FINDING MY QUEENDOM

  For twenty years of my life, I did not know who I was. For twenty years I was seeking the one who I wanted the most, myself. It was my sophomore year in college when I went on my spiritual journey and found who I truly am. I found the light within me. I lost people along the way, but it was for the best because in order for me to grow, I had to leave behind those who was not a good factor in my life. I was mocked, I was teased, I was talked about but I did not care because at the end of the day, I was happy. And your happiness is the most important thing ever in life. I do not seek the approval of society to be myself. I love that I'm different. I love that I stand out. I love the beautiful brown skin that I'm in. Along my journey I learned to love myself. I learned that we are Kings and Queens. I learned to always walk with my head held up high and let the Sun Goddess beam her rays on my beautiful crown. I learned to love and appreciate my brown skin. When I was younger I wanted to be white because I grew up in an area where it was very few black people. I wanted to have blonde hair and blue eyes. But when I found myself, I was like "what the heck was I thinking?" I love the kinks in my thick black hair. I love my brown eyes. I love my full lips. I love the rich history of my people. I love my melanin and I would not give that up for anything. I love my shade. My shade is beautiful. It's powerful beyond anything in this world. I love when I'm out and I see my fellow Kings and Queens and their melanin skin just glowing as I walk pass them. Don't hide who you are or where you came from. Embrace it because it makes you who you are. Love yourself, respect yourself, educate yourself. And always remember we come from royalty so you are naturally a King/Queen. Peace & Love to you all.     Kadijah Wright     ------    BRIDGING THE GAP: Contemporary Realities, Our Ancestral Past, & Our Liberated Future    This is from our personal story series curated by the creator of   50 Shades of BLACK  , in partnership with   I Love Ancestry   featuring contemporary stories of people like YOU from around the world.    We personally invite you to join us on this journey of discovery and healing. Share your stories, find your voice, speak your truths.    >>  SHARE YOUR STORY  <<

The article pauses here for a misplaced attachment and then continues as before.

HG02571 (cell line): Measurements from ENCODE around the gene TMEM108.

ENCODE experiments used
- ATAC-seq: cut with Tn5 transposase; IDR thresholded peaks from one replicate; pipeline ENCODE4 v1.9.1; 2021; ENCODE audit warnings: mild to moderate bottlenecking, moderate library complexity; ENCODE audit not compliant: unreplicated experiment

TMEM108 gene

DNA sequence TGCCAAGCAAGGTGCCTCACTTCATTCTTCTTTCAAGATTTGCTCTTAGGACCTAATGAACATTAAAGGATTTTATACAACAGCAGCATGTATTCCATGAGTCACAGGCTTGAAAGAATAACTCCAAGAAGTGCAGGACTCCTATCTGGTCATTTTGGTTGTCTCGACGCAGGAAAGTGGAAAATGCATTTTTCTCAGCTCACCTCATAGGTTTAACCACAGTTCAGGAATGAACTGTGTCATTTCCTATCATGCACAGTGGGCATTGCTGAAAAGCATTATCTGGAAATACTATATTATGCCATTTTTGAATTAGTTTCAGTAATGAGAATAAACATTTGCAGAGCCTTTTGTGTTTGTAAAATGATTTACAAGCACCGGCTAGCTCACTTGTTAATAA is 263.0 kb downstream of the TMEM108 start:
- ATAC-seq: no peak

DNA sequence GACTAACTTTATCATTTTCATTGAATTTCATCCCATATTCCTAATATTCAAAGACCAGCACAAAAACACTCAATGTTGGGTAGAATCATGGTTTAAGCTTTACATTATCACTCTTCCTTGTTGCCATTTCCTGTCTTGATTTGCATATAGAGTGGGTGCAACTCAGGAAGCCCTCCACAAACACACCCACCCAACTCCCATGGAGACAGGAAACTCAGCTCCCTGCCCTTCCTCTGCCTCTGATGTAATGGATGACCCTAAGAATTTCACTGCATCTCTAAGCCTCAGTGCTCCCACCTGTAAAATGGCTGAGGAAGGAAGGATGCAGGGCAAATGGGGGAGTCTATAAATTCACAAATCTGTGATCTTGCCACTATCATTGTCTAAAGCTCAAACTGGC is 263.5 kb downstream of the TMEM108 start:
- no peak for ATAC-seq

For twenty years of my life, I did not know who I was. For twenty years I was seeking the one who I wanted the most, myself. It was my sophomore year in college when I went on my spiritual journey and found who I truly am. I found the light within me. I lost people along the way, but it was for the best because in order for me to grow, I had to leave behind those who was not a good factor in my life. I was mocked, I was teased, I was talked about but I did not care because at the end of the day, I was happy. And your happiness is the most important thing ever in life. I do not seek the approval of society to be myself. I love that I'm different. I love that I stand out. I love the beautiful brown skin that I'm in. Along my journey I learned to love myself. I learned that we are Kings and Queens. I learned to always walk with my head held up high and let the Sun Goddess beam her rays on my beautiful crown. I learned to love and appreciate my brown skin. When I was younger I wanted to be white because I grew up in an area where it was very few black people. I wanted to have blonde hair and blue eyes. But when I found myself, I was like "what the heck was I thinking?" I love the kinks in my thick black hair. I love my brown eyes. I love my full lips. I love the rich history of my people. I love my melanin and I would not give that up for anything. I love my shade. My shade is beautiful. It's powerful beyond anything in this world. I love when I'm out and I see my fellow Kings and Queens and their melanin skin just glowing as I walk pass them. Don't hide who you are or where you came from. Embrace it because it makes you who you are. Love yourself, respect yourself, educate yourself. And always remember we come from royalty so you are naturally a King/Queen. Peace & Love to you all.